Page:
Study Reveals Big Opportunities in the Sharing Economy Latitude and Shareable Magazine recently released the findings of The New Sharing Economy study, which uncovered new opportunities for entrepreneurs, investors, and established companies in the emerging sharing economy. Top Opportunity Areas for New Sharing Services. The New Sharing Economy study surveyed 537 participants for their current engagement and future interest in sharing across industry categories. Based on this data, the top opportunity areas for new service offerings were interpreted as those with both high latent demand and low market saturation: time, household goods, automobiles, money, and living space. Infographic excerpted from The New Sharing Economy study report. Time is money. What All Businesses Can Learn from The New Sharing Economy. Image credit: D'Arcy Norman Build brand loyalty and generate more actionable marketing data through sharing-based offerings. A Few Forward-Looking Sharing Business Concepts, Submitted by Participants. Software.
Learn More In August 2012 the Center for a New American Dream presented a free webinar about how to start up a new tool library in your community. Topics included obtaining funding, finding a location, tracking tools, navigating through legal issues, and more. The webinar featured speakers from successful tool libraries around the country. Guest speakers: Mike Froehlich - Founder, West Philly Tool Library (Philadelphia, PA)Jason Hatch - Founder, North Portland Tool Library (Portland, OR)Pete McElligott - Founder, Berkeley Tool Lending Library (Berkeley, CA)Ty Yurgelevic - Founder, Temescal Tool Lending Library (Oakland, CA) Click play on the video below to watch a recording of the webinar. Additional resources for starting tool libraries: Video length: Approx. 1 hour.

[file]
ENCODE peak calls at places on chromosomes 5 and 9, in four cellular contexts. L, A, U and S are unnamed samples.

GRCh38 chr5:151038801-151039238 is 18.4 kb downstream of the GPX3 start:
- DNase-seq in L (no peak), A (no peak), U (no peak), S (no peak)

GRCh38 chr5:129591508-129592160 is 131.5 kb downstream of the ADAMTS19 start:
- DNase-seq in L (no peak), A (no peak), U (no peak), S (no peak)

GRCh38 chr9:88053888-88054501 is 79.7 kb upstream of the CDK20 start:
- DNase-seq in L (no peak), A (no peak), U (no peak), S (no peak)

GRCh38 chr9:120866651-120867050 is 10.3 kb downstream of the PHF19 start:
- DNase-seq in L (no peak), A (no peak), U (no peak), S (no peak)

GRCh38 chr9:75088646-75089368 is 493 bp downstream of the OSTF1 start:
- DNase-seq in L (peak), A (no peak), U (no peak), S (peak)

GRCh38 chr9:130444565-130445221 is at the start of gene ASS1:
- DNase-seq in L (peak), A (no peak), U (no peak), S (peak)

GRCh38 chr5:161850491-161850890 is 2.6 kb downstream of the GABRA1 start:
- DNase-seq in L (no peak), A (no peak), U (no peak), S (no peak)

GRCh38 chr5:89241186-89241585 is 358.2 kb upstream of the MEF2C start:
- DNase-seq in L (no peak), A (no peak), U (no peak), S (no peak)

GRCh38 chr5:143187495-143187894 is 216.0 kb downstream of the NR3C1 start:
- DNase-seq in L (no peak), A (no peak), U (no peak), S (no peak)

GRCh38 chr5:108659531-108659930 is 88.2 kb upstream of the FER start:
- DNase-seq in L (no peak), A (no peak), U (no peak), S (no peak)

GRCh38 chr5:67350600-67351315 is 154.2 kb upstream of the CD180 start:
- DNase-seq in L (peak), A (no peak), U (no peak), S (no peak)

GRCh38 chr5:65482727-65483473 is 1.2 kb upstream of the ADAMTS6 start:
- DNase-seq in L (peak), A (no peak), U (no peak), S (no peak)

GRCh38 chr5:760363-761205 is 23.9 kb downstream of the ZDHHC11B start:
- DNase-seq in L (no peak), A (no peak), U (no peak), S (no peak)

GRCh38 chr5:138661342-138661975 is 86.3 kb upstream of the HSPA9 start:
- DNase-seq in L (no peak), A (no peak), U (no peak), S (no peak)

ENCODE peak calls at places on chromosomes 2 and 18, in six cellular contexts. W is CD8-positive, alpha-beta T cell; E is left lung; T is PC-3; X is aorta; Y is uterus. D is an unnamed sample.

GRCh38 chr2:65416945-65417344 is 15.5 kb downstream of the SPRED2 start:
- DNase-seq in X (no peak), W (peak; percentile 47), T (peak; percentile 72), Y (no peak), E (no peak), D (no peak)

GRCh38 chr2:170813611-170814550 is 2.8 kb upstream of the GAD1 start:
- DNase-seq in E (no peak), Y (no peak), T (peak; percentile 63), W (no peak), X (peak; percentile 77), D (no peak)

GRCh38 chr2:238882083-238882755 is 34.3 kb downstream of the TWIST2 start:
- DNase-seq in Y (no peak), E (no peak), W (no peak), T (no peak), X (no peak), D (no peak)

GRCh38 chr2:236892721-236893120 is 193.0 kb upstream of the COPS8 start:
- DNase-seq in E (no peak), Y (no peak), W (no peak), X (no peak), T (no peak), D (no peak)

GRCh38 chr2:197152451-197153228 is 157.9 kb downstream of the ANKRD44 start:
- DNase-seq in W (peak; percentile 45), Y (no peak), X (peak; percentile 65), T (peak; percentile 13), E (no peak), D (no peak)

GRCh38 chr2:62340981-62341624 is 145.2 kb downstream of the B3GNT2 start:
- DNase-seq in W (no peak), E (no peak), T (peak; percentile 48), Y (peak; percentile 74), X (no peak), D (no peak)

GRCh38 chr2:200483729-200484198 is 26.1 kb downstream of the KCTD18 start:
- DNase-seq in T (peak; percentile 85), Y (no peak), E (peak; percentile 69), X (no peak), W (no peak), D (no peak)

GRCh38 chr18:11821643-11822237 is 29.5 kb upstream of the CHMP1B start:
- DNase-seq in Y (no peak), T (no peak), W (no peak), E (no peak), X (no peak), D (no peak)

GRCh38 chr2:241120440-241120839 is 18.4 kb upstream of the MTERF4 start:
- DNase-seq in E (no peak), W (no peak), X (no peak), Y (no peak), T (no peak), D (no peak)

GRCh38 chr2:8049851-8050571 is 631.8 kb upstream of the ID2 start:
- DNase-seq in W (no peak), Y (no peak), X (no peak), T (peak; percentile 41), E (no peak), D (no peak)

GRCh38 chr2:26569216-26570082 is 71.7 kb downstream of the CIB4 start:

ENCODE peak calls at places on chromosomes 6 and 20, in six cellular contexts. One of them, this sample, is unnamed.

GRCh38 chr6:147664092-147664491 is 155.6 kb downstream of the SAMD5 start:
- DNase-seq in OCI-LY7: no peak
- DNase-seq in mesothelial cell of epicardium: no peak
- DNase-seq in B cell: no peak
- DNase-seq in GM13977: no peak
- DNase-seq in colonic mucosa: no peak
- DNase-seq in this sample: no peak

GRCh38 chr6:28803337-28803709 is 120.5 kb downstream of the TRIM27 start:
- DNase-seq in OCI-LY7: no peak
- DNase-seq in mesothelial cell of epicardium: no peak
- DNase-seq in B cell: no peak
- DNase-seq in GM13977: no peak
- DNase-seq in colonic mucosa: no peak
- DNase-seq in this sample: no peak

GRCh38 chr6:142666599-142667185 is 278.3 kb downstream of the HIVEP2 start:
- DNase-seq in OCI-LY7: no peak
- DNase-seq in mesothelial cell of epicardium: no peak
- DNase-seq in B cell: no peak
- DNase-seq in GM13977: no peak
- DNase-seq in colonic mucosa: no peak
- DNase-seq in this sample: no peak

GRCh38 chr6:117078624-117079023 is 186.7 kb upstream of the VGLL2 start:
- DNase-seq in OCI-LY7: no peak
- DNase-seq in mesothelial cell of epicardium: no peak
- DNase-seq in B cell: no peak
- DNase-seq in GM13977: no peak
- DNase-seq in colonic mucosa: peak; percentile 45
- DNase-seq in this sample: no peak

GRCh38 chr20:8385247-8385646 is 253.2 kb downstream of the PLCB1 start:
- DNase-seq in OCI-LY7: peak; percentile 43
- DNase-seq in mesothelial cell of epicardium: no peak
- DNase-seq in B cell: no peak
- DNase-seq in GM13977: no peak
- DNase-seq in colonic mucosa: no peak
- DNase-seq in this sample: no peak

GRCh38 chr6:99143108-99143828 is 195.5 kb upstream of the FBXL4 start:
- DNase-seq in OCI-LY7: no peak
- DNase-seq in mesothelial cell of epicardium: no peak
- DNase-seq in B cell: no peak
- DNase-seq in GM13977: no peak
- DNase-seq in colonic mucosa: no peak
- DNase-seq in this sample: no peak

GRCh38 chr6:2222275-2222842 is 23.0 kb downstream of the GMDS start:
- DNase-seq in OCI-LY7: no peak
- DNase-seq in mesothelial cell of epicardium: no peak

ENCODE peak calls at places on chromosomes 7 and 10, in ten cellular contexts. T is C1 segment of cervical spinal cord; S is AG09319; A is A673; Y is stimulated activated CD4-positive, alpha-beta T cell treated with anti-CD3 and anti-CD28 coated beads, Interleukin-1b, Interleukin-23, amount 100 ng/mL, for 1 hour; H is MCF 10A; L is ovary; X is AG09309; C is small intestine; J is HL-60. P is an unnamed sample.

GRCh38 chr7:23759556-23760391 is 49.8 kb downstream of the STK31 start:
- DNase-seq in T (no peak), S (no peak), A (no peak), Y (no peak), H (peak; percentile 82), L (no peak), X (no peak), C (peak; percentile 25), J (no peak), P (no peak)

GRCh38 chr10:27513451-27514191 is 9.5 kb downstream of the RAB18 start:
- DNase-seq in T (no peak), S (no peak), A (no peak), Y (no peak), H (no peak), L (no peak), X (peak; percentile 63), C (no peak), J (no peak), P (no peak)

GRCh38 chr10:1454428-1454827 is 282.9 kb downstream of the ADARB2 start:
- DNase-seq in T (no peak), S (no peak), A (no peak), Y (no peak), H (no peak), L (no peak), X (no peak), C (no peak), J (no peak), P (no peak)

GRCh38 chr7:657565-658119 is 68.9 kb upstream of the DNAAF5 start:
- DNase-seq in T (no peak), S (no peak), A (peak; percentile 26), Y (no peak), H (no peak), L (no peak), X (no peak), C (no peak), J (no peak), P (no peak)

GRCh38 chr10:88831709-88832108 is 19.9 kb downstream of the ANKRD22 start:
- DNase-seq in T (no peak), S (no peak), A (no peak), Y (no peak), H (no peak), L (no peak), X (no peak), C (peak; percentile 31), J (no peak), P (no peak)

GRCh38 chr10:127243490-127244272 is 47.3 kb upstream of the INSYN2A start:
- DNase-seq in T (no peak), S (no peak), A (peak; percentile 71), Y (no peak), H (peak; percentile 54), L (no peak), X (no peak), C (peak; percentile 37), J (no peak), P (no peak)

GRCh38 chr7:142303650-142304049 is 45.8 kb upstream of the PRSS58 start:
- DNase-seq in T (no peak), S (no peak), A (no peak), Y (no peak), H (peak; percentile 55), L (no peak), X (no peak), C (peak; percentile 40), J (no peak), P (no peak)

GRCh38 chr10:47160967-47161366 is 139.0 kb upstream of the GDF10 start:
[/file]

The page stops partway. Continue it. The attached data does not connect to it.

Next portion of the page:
How to Start a Tool Library It might seem a little risky to lend out a bunch of power tools to those who probably don’t know how to use them. After all, tools can be dangerous, people can be idiots, and we live in an exceptionally litigious society. For some strange but very understandable reason, those concerns alone have been more than enough to effectively end many community tool libraries before they even start. As the sharing economy continues to blossom, however, more communities are overcoming that inherent fear and establishing lending libraries to embrace the beautiful benefits of sharing with neighbors. Though it seems like a relatively unique idea, around 40 community tool libraries already exist throughout the United States, from Philadelphia to Seattle and south to Oakland and New Orleans. Michael Froehlich, for example, felt compelled to establish a National Tool Library Google Group a couple years ago, just after founding The West Philly Tool Library. Tool lending library in Berkeley, California.
Access vs. Ownership in ‘Collaborative Consumption’ New rental markets are popping up all over the place, as detailed by a recent Wall Street Journal article. The trend is beginning to drive a larger movement labeled by some as “collaborative consumption,” wherein “sharing” is pushed as a way of “reinventing old market behaviors.” Over at Carpe Diem, Mark J. Perry provides a helpful round-up on the phenomenon, pointing to the already mentioned WSJ article, a new Collaborative Consumption Hub web site, and a host of relevant products and services: [W]e’re increasingly becoming more of a “rental economy,” where people can now rent just about anything they need from somebody else: their bathroom, their couch for an overnight stay, designer neckties (and bow ties and cufflinks), their driveway, their private automobiles, their toys, their clothing/costumes/maternity clothing/accessories/jewelry, party/event equipment, fine art, household items and tools (vacuum cleaners, iPads, tents, printers) etc. and the list goes on and on…